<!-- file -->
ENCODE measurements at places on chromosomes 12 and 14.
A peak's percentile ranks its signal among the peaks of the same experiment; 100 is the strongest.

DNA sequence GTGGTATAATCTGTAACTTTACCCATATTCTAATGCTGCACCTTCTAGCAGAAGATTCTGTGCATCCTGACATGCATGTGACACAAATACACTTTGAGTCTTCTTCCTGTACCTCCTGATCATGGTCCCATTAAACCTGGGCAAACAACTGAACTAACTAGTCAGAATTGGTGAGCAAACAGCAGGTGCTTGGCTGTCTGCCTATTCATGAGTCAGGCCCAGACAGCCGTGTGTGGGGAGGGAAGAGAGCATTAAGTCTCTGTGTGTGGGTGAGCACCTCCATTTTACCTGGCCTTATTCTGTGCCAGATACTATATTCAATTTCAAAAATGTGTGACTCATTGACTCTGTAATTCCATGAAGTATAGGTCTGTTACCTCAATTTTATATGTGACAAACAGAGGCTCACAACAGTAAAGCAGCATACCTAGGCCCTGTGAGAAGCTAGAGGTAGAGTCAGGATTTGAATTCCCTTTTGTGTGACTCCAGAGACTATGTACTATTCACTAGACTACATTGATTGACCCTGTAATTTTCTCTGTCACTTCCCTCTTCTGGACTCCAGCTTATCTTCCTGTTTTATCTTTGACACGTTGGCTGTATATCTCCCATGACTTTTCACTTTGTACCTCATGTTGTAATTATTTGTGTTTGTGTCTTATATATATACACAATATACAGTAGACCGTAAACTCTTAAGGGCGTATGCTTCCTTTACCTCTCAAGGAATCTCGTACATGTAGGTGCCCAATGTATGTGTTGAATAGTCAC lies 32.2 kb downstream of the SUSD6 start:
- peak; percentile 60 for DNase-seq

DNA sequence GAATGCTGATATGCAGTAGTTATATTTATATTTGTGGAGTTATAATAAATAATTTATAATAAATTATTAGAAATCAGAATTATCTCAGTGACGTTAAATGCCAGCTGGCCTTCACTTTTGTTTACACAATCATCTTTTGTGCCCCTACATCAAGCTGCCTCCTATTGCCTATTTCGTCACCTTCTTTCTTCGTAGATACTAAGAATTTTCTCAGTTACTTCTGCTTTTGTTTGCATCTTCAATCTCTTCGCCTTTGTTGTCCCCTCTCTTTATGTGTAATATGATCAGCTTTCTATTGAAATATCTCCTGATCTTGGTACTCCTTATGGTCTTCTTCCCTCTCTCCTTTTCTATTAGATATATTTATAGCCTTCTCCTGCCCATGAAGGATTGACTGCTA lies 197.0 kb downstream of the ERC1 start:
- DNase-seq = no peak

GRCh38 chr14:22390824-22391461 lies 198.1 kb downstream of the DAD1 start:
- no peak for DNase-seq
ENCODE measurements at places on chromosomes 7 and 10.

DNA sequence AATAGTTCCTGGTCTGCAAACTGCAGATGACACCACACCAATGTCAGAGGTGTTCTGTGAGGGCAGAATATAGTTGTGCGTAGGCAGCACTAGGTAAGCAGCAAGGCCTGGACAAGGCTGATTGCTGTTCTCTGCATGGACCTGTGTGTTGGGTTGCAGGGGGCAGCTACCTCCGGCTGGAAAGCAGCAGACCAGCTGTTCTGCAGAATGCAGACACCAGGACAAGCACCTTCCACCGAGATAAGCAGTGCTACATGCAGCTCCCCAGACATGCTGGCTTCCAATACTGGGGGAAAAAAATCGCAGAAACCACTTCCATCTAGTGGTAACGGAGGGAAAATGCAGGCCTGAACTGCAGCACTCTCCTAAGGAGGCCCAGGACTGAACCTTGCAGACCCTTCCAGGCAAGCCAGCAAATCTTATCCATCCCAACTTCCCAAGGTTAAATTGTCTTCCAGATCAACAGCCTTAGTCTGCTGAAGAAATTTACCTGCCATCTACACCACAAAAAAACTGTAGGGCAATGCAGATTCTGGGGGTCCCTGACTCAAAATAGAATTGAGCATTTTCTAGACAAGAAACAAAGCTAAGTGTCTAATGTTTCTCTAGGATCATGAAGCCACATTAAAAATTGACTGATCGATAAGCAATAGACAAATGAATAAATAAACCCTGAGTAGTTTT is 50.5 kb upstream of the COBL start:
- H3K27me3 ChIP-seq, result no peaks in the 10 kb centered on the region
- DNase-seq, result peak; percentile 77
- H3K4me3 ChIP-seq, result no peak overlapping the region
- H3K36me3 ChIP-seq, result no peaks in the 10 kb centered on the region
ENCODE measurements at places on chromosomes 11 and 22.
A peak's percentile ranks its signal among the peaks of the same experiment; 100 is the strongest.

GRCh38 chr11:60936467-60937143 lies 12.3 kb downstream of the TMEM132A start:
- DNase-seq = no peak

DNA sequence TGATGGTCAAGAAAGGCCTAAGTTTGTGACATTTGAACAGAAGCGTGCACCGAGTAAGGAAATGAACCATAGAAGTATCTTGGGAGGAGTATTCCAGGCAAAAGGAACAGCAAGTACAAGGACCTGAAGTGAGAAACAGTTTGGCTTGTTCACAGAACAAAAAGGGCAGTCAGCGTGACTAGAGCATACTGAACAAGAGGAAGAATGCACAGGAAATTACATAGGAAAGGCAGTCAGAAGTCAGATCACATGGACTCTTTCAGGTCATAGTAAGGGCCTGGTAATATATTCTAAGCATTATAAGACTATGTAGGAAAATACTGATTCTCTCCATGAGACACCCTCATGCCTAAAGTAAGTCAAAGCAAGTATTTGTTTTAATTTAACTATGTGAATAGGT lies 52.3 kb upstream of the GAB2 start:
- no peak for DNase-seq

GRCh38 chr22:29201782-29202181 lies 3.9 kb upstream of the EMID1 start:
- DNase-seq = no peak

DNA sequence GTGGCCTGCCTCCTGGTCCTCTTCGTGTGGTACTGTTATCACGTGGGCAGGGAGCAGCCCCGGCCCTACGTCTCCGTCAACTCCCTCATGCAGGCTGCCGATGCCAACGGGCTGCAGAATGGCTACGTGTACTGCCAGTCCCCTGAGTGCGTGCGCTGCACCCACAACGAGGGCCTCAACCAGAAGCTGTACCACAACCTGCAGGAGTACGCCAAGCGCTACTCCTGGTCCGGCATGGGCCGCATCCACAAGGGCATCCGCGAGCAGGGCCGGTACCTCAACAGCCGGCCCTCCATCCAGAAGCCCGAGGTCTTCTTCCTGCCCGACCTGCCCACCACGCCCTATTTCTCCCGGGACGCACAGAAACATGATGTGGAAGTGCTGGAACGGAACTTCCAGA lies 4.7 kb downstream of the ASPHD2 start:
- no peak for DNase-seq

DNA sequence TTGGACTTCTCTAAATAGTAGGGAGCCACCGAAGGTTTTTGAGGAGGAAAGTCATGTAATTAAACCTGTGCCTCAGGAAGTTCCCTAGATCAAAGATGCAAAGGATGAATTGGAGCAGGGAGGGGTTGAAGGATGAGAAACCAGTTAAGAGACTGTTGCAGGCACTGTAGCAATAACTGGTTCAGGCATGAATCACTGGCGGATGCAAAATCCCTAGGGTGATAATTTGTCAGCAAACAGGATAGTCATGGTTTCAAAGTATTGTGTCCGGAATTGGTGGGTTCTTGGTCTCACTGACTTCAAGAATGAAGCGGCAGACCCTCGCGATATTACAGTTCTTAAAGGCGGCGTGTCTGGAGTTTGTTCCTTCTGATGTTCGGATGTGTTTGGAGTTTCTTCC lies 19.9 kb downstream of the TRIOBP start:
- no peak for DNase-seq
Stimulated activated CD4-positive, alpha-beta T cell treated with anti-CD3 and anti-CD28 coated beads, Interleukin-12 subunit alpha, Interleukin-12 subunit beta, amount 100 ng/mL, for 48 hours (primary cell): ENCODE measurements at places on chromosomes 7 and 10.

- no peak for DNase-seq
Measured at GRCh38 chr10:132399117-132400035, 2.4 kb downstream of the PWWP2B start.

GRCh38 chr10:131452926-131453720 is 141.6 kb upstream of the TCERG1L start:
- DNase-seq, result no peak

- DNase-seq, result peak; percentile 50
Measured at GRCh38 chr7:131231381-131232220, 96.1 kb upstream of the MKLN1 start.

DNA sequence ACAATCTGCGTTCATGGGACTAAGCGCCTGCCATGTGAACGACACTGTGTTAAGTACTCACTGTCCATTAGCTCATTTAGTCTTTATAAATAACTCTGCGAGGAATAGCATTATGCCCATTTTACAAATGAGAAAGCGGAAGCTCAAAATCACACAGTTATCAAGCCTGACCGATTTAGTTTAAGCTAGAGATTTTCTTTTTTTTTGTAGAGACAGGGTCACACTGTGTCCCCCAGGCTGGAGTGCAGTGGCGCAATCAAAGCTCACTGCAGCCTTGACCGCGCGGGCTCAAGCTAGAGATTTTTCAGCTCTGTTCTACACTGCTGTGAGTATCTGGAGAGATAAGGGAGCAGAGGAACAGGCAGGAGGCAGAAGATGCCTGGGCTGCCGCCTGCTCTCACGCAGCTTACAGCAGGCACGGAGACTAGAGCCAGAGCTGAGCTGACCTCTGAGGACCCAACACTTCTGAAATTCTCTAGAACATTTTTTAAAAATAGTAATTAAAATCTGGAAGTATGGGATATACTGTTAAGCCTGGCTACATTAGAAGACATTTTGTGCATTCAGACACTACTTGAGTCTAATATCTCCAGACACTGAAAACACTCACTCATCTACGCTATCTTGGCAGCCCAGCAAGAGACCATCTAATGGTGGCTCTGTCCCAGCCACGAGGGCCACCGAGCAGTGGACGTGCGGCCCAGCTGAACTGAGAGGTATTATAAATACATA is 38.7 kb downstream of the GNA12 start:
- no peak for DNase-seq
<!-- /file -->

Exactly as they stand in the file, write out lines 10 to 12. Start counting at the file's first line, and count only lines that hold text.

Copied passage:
DNA sequence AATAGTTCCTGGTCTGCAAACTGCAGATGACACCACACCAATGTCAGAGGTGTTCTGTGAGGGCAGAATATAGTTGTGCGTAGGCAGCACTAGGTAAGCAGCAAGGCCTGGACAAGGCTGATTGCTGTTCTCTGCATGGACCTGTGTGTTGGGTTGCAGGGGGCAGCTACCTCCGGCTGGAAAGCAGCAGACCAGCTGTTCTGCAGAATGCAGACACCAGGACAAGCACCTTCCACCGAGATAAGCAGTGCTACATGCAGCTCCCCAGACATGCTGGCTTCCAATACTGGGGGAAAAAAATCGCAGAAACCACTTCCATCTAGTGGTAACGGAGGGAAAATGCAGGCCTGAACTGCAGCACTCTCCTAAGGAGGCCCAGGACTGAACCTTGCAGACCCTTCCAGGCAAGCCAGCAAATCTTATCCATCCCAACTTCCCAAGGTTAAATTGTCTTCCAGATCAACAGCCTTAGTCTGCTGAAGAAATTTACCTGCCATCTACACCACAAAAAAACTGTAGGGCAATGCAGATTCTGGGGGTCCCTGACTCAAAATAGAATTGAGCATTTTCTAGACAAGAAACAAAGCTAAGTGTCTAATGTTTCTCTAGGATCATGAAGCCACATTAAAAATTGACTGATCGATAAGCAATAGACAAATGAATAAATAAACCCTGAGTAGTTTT is 50.5 kb upstream of the COBL start:
- H3K27me3 ChIP-seq, result no peaks in the 10 kb centered on the region
- DNase-seq, result peak; percentile 77